Production of a gametes
In animals the male gamete is sperm, and in female it is an egg cell (ova). In plants the male gamete is pollen grains, and the female gametes are ovules.
Gametes contain only half the normal amount of chromosomes, so in one gamete in humans it will be 23.
- The DNA replicates so there are two identical copies of each chromosomes called chromatids
- The DNA condense to form double armed chromosomes, made from two sister chromatids
- The chromosomes arrange themselves into homologues pairs, so 1 will match up with 1.
- First division the homologues pairs are separated, halving the chromosomes number.
- Second division – the pairs of sister chromatids are separated
- Four new gametes that are generically different are produced.
- Crossing over of chromatids is when before the first division of meiosis the homologous pairs of chromosomes come together and pair up, two of the chromatids in each pair twist around each other. The twisted bit breaks off their original chromatid and rejoins onto the other chromatid recombining their genetically material. The point where the chromatids break is called the chiasmata.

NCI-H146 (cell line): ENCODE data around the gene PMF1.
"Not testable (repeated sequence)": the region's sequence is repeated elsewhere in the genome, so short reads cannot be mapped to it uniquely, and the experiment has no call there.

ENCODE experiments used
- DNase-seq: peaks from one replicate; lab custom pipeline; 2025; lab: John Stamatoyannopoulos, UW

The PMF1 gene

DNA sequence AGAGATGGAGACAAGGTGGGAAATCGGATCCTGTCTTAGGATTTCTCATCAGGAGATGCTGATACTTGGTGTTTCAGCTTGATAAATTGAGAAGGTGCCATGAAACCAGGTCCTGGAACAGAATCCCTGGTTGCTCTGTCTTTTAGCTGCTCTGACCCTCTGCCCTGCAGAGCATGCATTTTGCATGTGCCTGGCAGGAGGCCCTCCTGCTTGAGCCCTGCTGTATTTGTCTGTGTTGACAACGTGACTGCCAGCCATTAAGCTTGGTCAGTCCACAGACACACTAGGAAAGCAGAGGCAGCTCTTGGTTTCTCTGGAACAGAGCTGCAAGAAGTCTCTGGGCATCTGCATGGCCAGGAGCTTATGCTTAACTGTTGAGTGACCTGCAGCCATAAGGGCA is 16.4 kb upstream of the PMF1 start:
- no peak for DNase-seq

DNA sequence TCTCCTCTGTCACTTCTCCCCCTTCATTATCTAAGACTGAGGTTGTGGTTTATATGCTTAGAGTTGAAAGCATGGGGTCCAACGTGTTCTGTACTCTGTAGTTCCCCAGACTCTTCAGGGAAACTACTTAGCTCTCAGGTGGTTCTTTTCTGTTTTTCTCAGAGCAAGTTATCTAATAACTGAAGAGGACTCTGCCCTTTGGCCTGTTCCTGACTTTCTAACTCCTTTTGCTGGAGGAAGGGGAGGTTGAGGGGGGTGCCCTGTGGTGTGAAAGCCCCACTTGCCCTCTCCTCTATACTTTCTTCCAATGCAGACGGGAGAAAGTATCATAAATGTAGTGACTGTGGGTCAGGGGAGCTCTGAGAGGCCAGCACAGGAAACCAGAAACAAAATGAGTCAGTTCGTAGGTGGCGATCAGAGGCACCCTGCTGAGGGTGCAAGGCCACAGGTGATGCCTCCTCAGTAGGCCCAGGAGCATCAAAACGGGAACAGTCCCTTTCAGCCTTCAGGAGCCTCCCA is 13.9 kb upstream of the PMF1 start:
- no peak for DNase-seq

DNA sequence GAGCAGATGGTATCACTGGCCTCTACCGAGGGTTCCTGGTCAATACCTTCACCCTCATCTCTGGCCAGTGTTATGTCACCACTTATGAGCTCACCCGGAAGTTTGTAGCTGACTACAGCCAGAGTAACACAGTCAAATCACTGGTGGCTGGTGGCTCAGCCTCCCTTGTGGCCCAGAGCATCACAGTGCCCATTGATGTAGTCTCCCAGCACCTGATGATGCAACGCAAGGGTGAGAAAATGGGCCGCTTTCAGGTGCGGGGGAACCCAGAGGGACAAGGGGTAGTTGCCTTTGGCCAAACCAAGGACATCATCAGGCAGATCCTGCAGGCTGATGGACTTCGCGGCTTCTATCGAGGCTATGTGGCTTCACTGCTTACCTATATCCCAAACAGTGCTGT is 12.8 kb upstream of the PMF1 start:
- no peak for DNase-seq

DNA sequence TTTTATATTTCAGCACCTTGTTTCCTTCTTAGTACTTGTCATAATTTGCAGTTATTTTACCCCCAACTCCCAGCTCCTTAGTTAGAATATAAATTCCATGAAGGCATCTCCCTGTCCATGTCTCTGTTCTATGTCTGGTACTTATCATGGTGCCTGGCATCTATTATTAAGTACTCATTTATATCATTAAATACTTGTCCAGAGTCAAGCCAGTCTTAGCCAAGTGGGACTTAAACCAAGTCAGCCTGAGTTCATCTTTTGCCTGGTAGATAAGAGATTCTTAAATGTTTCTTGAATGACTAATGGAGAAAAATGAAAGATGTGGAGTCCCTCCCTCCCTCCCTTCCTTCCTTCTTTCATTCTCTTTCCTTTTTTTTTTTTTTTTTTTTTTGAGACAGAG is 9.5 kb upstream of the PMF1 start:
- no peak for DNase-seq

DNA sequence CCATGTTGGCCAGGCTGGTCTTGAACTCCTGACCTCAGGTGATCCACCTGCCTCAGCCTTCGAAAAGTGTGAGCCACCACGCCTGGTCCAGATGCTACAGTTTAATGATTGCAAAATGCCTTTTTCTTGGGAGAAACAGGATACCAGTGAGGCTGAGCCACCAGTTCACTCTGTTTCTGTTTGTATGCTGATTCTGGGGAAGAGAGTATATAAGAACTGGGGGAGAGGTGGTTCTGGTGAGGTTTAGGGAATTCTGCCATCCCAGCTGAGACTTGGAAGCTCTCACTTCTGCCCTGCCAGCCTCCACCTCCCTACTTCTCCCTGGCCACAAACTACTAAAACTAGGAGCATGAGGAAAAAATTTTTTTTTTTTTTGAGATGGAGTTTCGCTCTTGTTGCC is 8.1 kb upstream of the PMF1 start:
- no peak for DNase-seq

- Independent assortment of chromosomes is when the four daughter cells formed from meiosis have completely different combinations of chromosomes.